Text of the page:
Retail sales in July rose in line with analysts’ expectations of 0.2 percent, bolstered by spending on gasoline, which offset a decline in car sales and purchases of building supplies, the U.S. Census Bureau announced Tuesday morning.
The fresh data leaves open the question of how much discounting retailers engaged in to achieve last month's gains. Such a move would make sense as the back-to-school buying season gets under way. But American consumers are experiencing generally flat purchasing power, more expensive gasoline and higher taxes. If discounting does indeed lie behind the latest numbers, it could weigh on retailers' third-quarter results. At a minimum, prospects for the back-to-school season are definitely on retailers' minds.
“Spending has stalled and the economy is stuck in neutral,” NRF Chief Economist Jack Kleinhenz said. “Even with modest employment gains and steady consumer confidence, Americans remain in a cautiously-positive spending pattern. While clothing and sporting goods retailers saw modest gains with early back-to-school shopping, home-based retailers saw marked decreases, possibly indicating the end of the year-long housing boom."
David A. Rosenberg, chief economist and strategist at Canadian money manager Gluskin Sheff + Associates Inc., said Tuesday after the report came out that evidence on this year's back-to-school sales is "mixed at best."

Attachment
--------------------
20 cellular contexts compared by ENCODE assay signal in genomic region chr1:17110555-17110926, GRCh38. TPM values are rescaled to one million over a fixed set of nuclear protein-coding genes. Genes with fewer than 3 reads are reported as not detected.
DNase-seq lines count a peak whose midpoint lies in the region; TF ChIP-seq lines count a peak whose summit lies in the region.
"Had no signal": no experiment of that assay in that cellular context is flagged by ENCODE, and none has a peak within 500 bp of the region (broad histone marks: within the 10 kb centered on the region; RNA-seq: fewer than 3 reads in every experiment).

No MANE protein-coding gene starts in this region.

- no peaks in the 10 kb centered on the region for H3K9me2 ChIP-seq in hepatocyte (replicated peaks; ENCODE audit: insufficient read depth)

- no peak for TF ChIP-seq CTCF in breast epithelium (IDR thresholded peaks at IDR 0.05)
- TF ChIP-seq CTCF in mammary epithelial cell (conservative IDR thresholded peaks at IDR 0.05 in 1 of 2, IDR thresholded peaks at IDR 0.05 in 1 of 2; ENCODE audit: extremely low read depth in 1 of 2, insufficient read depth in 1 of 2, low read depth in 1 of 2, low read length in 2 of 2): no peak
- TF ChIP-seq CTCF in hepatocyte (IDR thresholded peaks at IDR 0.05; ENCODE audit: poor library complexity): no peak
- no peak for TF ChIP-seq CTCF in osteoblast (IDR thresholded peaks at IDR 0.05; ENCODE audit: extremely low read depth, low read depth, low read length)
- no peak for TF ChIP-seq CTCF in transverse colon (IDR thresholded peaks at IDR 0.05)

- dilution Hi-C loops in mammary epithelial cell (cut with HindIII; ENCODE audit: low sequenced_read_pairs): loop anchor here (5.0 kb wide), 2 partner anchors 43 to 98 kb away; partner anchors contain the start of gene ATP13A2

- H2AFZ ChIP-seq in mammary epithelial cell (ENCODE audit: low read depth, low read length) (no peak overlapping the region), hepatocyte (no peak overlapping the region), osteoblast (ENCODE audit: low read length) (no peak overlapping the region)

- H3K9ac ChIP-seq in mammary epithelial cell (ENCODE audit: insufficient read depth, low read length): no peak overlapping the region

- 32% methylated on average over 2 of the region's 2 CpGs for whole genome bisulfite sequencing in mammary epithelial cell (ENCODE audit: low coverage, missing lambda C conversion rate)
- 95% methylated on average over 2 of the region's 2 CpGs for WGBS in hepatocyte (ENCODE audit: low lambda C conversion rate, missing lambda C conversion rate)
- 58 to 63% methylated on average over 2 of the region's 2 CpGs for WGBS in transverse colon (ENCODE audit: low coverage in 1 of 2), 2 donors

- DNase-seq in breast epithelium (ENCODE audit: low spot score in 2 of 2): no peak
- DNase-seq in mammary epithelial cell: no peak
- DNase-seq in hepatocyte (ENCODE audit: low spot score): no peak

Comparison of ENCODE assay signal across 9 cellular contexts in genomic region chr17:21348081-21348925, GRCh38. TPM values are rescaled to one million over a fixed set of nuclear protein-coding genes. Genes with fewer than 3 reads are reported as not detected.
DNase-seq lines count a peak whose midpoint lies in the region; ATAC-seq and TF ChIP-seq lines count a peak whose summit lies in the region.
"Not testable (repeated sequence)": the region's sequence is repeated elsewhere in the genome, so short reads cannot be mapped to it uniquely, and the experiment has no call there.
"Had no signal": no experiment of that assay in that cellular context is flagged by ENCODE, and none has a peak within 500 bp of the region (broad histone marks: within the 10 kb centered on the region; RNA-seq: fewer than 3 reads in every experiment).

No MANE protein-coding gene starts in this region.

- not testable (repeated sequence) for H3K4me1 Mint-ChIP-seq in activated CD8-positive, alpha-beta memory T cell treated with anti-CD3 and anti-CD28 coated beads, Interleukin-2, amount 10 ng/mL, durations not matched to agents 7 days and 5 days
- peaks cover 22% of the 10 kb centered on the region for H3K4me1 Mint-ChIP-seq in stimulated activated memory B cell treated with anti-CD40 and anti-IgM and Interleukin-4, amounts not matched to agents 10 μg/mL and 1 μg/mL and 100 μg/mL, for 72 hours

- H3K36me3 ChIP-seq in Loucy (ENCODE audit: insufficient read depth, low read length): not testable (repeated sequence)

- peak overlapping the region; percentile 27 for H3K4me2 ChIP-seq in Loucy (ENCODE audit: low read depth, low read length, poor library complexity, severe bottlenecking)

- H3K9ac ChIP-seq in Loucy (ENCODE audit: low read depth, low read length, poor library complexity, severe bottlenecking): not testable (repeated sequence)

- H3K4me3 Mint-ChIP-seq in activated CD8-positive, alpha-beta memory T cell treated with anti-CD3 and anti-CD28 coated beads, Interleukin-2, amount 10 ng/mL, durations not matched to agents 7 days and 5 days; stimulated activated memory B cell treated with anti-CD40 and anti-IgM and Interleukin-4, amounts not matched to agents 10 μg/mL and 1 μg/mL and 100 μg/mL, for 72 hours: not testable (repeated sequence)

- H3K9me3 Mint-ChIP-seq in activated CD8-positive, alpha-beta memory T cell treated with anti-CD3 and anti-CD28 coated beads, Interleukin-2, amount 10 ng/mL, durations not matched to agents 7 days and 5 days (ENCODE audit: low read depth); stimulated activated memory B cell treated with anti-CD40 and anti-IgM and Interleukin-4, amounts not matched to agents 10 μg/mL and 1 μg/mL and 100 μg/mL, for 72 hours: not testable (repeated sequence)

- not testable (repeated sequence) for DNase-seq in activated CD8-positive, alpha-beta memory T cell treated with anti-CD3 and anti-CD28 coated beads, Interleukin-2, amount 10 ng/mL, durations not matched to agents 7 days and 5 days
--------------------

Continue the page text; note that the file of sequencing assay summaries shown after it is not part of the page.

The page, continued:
Sales on wholesale products and food services, adjusted for seasonal variation, were at $424.5 billion, up 0.2 percent from June and 5.4 percent above the July 2012 number, according to data released at 8:30 a.m. EDT. However, auto and building materials sales grew at a slower rate than the previous month.
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Gasoline sales jumped 0.9 percent from June.
Analysts polled by Briefing.com expected, on average, a 0.2 percent gain after June’s 0.4 percent gain.
“Auto sales, which had an unusually large jump in June, basically held its ground in July, which generally means that consumers are doing well, Robert Johnson, the director of economic analysis at Morningstar, wrote in a note on Monday.
Estimates varied for the number, with Johnson projecting a 0.4 percent rise. Analysts at UBS expected a 0.7 percent rise in total sales.
But Capital Economics economist Paul Dales said the number was “consistent with a decent acceleration in real” in the third quarter. But he noted that growth in auto sales and building materials was slower than the previous month.
“We wouldn’t put too much weight on the small 0.2 percent rise in total sales as it was dragged down by a 1 percent month over month fall in auto sales and a 0.4 percent month over month drop in building materials sales,” Dales, a senior U.S. economist at the firm, wrote in the note. “Instead, the 0.5 percent month over month increase in sales of all other items is the figure to pay attention to as it contains all the new information in this report relevant for real consumption.”
He said that increase beat Capital’s estimated rise of 0.3 percent and is the largest gain since last December.